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Debris still litters the floor during the first Mass being celebrated in a side chapel, two months after a devastating fire engulfed the Notre-Dame de Paris cathedral, Saturday June 15, 2019, in Paris. Michel Aupetit, Archbishop of Paris, wore a hard-hat helmet, burnt wood debris was still visible and only about 30 people were let inside, but Notre Dame Cathedral on Saturday held its first Mass since the devastating April 15 fire that ravaged its roof and toppled its masterpiece spire. (KTO via AP)
PARIS (AP) — The billionaire French donors who promised flashy donations to rebuild Notre Dame after a devastating fire haven't paid a penny yet toward the restoration of the French national monument.
Instead, it's been mainly American and French individuals, via charitable foundations at Notre Dame, who have made the first donations, paying the bills and salaries for the up to 150 workers employed by the cathedral since the April 15 fire. This month, the foundations are handing over the first private reconstruction payment of $4 million.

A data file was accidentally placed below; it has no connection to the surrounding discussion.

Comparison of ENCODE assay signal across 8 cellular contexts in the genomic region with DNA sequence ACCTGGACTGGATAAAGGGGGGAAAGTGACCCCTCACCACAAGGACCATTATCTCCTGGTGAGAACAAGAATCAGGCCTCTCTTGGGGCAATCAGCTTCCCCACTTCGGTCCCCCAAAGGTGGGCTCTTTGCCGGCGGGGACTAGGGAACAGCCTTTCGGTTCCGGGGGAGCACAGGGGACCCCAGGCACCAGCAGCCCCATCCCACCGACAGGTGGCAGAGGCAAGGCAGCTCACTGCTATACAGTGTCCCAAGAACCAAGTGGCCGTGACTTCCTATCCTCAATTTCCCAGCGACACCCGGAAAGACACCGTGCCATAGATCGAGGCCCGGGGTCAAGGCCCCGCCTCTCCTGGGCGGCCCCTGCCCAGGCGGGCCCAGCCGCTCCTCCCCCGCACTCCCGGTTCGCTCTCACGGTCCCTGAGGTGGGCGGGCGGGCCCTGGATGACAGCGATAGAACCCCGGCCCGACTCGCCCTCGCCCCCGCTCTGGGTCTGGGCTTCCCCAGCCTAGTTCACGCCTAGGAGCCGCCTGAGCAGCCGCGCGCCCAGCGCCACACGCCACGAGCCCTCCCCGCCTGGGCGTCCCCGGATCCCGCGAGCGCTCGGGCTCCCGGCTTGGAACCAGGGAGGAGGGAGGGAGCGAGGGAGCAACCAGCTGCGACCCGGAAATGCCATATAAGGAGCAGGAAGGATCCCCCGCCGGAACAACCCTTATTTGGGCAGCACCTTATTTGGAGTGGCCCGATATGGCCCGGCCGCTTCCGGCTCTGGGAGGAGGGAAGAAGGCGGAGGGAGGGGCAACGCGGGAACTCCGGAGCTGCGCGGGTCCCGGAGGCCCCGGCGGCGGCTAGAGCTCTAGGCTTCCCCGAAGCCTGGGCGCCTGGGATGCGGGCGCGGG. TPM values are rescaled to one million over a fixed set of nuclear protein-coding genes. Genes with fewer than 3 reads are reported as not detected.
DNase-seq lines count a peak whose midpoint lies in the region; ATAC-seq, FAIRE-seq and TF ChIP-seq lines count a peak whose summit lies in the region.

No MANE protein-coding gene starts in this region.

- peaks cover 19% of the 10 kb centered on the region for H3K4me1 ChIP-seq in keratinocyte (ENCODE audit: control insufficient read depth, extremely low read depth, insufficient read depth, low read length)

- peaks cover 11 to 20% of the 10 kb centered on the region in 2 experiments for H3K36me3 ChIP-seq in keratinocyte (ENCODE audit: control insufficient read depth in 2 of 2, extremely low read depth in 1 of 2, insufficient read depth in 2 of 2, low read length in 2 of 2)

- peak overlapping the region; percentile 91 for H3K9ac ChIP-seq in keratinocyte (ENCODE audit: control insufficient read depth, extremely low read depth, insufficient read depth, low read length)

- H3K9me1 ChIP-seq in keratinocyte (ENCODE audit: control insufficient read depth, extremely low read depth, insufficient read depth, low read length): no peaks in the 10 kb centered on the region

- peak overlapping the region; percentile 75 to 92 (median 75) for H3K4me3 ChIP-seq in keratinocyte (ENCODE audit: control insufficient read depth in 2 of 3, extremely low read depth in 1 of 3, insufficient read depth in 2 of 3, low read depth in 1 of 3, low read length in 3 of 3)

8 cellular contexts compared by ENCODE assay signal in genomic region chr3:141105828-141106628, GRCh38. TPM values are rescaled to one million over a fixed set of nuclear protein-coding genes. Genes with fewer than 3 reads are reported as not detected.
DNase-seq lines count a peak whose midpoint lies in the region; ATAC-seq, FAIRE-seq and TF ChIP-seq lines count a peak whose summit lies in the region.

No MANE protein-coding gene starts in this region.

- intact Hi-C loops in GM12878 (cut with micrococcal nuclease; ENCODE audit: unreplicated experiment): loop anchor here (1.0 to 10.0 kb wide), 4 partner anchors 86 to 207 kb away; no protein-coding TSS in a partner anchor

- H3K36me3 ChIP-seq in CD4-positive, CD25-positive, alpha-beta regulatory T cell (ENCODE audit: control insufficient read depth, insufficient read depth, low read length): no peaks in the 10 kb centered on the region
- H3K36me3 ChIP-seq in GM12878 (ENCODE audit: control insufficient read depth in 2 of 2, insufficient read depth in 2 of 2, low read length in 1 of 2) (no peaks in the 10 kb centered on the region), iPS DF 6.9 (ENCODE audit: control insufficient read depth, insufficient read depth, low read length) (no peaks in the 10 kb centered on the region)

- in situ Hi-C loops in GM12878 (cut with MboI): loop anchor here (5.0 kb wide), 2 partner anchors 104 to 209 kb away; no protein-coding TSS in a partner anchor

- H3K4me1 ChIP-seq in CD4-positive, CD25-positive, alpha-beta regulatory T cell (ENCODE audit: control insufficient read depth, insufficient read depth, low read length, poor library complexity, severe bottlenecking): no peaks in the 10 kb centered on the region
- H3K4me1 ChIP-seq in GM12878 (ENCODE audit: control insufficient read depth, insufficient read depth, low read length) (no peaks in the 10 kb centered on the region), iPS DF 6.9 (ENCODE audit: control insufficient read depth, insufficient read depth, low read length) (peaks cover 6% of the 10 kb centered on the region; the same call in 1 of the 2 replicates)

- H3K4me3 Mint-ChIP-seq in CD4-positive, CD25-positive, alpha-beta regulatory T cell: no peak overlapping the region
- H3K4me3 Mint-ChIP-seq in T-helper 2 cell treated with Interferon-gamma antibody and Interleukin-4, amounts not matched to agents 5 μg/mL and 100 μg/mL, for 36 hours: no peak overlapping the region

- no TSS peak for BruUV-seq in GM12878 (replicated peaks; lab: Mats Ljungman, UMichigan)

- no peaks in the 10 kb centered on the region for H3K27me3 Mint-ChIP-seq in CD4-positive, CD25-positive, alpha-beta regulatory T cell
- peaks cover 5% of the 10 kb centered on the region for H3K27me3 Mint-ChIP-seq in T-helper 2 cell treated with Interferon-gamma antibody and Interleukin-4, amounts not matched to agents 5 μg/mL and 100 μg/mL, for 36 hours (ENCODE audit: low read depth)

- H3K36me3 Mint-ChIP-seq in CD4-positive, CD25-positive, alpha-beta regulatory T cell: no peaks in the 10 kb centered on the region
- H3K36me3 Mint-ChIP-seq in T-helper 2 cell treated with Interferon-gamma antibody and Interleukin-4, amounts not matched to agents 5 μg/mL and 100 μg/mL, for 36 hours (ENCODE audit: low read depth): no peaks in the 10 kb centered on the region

Almost $1 billion was promised by France's richest families and companies, but officials say those donors are holding back, waiting for plans to become more concrete so they can choose where their money is spent.
Meanwhile, rebuilding has been continuing around the clock for weeks. Workers are creating a wooden walkway to gain access to the 250 tons of burnt-out scaffolding that had been installed for the ill-fated restoration of the spire. They will remove that, and replace the existing plastic protection with a bigger, more robust "umbrella" roof to begin the roof and vaulting reconstruction.
Two workers have been dedicated to cleaning toxic lead dust from the forecourt. Cathedral officials say they will partially open the forecourt to the public by the end of June so tourists can once again see the cathedral's facade.
They are considering moving one of Notre Dame's most famous statues, the Virgin of Paris, temporarily into the forecourt for display, perhaps in a glass cabinet. Cathedral officials say 14 million people visit Notre Dame each year, and tourist guide groups are still passing through the Ile de la Cite, the island on which Notre Dame is located.
For more, check out the latest edition of "Get Outta Here," the AP's travel podcast.
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